‘Traumatizing': Couple Recalls Trying to Help Save Shark Attack Victim

Arthur Medici, 26, of Revere, was killed on Sept. 15 in the first fatal shark attack in Massachusetts since 1936

What to Know

  • Arthur Medici died after being attacked by a shark while boogie boarding off Cape Cod on Saturday, September 15.
  • The shark attack, off Newcomb Hollow Beach in Wellfleet, prompted town officials to hold a public forum Thursday evening.
  • Bob Benson and girlfriend Gail Sluis were among those who tried to help save the 26-year-old man's life, recalled incident as 'traumatizing'

A man boogie boarding earlier this month off a Cape Cod beach died after being attacked by a shark, becoming the state's first shark attack fatality in more than 80 years.

“Kind of traumatizing," Bob Benson said of witnessing the tragic incident. "We rushed down there and everyone was helping.”

Benson and his girlfriend Gail Sluis were among those who tried to help save 26-year-old Arthur Medici's life.

“A man came running up the beach yelling 'shark attack' and we just ran," Sluis recalled.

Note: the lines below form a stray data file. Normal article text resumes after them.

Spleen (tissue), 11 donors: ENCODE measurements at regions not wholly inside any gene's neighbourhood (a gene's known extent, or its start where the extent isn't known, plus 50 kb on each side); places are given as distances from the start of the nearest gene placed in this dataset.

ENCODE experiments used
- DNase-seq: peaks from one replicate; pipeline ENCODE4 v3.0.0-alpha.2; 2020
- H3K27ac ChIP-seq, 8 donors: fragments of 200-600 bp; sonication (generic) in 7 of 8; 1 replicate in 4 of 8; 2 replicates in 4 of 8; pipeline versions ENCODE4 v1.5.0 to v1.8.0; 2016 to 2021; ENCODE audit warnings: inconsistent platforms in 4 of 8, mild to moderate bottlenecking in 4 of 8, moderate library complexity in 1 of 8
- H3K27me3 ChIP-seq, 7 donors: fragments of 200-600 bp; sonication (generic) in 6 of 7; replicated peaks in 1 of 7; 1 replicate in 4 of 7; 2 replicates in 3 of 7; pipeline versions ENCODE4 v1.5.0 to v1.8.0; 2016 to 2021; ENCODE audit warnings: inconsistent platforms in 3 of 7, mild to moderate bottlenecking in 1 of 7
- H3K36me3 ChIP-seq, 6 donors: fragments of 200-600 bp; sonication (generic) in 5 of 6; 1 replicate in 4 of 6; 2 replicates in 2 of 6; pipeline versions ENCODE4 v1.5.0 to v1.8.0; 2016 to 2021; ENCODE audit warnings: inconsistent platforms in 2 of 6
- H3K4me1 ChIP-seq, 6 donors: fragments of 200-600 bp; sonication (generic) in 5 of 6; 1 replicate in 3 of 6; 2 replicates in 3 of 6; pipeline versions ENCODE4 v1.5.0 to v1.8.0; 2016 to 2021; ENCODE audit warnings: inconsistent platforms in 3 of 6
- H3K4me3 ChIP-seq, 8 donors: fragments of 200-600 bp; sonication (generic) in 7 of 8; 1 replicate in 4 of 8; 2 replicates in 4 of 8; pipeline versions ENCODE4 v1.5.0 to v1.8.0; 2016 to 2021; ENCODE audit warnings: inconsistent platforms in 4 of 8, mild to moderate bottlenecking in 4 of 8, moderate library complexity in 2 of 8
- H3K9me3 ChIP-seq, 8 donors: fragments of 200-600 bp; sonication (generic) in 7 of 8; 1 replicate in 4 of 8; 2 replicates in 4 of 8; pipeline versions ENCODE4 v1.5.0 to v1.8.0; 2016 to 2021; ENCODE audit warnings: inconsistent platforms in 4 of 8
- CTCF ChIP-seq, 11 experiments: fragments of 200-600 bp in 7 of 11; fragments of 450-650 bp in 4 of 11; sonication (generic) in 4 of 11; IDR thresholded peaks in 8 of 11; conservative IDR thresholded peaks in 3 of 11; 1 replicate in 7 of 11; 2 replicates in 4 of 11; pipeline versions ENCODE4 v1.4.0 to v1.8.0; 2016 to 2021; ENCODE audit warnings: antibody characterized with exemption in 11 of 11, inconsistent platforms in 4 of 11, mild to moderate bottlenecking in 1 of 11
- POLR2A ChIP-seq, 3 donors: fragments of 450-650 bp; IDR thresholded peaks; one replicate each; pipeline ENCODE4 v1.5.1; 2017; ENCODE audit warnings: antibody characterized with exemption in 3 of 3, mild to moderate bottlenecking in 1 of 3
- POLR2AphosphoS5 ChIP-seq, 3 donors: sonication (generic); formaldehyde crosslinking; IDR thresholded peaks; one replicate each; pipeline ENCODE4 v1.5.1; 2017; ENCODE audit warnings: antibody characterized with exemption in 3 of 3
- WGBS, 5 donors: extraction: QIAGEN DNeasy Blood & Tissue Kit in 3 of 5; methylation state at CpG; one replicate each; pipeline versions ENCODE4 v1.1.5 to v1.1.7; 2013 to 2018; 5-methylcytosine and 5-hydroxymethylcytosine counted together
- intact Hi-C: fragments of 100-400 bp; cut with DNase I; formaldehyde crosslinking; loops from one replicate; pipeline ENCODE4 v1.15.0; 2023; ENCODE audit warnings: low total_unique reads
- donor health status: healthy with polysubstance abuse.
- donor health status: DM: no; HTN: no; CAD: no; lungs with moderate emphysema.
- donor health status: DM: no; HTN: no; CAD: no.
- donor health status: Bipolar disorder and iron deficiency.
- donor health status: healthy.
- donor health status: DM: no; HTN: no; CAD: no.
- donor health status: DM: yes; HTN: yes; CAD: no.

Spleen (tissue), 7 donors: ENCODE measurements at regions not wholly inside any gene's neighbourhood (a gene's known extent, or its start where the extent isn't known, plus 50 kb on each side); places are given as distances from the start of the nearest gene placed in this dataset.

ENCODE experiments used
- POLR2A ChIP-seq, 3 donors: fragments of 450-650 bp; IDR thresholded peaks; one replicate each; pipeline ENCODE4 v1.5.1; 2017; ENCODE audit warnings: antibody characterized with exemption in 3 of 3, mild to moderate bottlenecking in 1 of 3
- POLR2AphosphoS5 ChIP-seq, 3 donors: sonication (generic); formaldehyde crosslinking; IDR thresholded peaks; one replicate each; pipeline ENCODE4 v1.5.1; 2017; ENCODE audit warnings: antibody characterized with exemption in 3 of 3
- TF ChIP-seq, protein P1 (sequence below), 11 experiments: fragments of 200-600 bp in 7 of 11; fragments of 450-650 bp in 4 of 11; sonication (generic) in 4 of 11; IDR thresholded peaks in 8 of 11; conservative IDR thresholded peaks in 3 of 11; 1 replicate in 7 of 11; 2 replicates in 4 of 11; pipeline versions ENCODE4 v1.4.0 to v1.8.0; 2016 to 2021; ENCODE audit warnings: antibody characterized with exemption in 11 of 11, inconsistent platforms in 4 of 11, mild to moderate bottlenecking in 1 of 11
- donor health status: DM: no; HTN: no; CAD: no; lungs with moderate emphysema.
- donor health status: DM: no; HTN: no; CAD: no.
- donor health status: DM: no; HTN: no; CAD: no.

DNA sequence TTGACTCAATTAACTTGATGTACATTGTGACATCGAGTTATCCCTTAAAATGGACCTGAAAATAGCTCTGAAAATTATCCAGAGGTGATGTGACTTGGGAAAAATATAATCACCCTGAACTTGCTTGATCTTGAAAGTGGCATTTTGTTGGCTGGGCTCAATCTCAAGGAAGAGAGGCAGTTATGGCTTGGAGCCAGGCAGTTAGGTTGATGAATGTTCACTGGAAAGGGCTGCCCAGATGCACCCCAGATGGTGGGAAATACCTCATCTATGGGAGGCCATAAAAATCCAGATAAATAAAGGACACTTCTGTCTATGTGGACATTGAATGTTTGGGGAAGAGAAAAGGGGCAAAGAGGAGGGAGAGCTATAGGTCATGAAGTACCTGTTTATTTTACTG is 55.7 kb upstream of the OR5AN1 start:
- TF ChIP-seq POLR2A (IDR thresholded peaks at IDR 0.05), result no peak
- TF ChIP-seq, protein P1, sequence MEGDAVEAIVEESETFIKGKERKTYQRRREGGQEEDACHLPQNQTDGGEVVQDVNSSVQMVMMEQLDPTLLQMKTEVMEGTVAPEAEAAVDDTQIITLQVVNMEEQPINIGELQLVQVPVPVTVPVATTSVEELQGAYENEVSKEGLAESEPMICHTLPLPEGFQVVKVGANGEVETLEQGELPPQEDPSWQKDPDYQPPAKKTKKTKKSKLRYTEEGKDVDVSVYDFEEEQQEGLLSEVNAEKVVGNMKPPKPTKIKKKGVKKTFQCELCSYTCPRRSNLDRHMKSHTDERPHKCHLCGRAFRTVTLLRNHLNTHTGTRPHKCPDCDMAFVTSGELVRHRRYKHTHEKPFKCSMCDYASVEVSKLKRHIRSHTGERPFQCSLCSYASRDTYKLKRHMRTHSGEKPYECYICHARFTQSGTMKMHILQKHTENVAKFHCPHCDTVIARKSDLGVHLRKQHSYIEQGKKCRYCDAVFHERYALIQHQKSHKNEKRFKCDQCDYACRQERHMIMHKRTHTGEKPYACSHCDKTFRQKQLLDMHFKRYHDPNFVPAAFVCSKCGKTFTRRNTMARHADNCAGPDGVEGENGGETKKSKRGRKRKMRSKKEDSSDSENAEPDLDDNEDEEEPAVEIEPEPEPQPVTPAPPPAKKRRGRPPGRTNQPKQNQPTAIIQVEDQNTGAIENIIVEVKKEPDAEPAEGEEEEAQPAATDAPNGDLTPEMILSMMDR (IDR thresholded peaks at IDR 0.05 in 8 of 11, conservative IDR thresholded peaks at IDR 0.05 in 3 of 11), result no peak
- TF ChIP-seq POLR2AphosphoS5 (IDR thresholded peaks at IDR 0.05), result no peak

While Sluis called for help, Benson was among those carrying Medici to safety.

“I jumped in and grabbed the top of his torso and looking down at it, it was just traumatizing,” Benson said.

Medici's death prompted officials and marine life experts to field questions and concerns at a public forum held Thursday evening in Wellfleet.

The meeting, held at a local elementary school, was packed full of people voicing their safety concerns and proposing possible solutions. 

“If we could equip the lifeguards with VHF, UHF radios, you’d get response time to the fire department and police department,” one man said.

Potential solutions included taller lifeguard chairs, drones and improving cell service.

“The seal population on the Cape is way out of control," one woman said. "They’re eating all of our fish. Now they're eating our children.”

The rising seal population created a divide in the room on doing what's best for the animals or for people.

“This is where these sharks and seals live and we are sort of going into their homes,” another woman contended.

"The number one rule of government is public safety... Not shark safety, not shark conservation but if not to be at the expense of humans.”

Despite the split in the room, most people NBC10 Boston spoke with said they left the meeting feeling optimistic after local officials, shark experts and even seal experts took the time to listen and hear their concerns.

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